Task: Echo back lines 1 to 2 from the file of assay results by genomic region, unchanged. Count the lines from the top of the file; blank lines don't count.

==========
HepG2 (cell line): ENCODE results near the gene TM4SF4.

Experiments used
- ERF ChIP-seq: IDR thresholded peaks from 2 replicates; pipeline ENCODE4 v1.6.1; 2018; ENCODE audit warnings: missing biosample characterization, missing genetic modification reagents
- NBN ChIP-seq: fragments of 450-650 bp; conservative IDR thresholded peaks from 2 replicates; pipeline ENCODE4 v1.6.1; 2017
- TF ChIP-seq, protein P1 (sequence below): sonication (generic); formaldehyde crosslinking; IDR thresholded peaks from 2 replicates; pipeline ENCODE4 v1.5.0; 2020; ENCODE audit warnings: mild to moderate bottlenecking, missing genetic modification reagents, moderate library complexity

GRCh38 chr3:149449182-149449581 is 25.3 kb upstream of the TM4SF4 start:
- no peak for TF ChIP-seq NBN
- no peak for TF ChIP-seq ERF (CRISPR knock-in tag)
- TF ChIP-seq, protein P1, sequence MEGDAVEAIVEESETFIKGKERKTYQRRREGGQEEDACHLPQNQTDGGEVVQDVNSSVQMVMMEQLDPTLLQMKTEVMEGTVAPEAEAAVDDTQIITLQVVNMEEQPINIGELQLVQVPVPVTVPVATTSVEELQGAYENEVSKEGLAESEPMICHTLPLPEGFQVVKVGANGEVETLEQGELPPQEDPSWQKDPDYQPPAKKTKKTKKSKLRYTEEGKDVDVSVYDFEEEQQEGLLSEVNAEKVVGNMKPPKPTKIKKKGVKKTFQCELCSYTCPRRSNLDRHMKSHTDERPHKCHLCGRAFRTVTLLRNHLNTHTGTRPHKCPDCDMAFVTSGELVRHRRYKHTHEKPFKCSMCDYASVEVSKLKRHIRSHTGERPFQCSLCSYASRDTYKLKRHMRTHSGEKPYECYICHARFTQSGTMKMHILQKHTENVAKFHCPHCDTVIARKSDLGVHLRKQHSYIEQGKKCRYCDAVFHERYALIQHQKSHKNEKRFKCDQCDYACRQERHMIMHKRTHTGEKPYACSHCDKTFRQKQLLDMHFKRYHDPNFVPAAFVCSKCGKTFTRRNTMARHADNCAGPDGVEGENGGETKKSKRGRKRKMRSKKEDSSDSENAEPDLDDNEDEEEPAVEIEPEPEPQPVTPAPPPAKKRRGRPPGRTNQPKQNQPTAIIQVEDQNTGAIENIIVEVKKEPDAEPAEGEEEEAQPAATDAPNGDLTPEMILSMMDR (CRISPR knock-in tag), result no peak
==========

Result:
HepG2 (cell line): ENCODE results near the gene TM4SF4.

Experiments used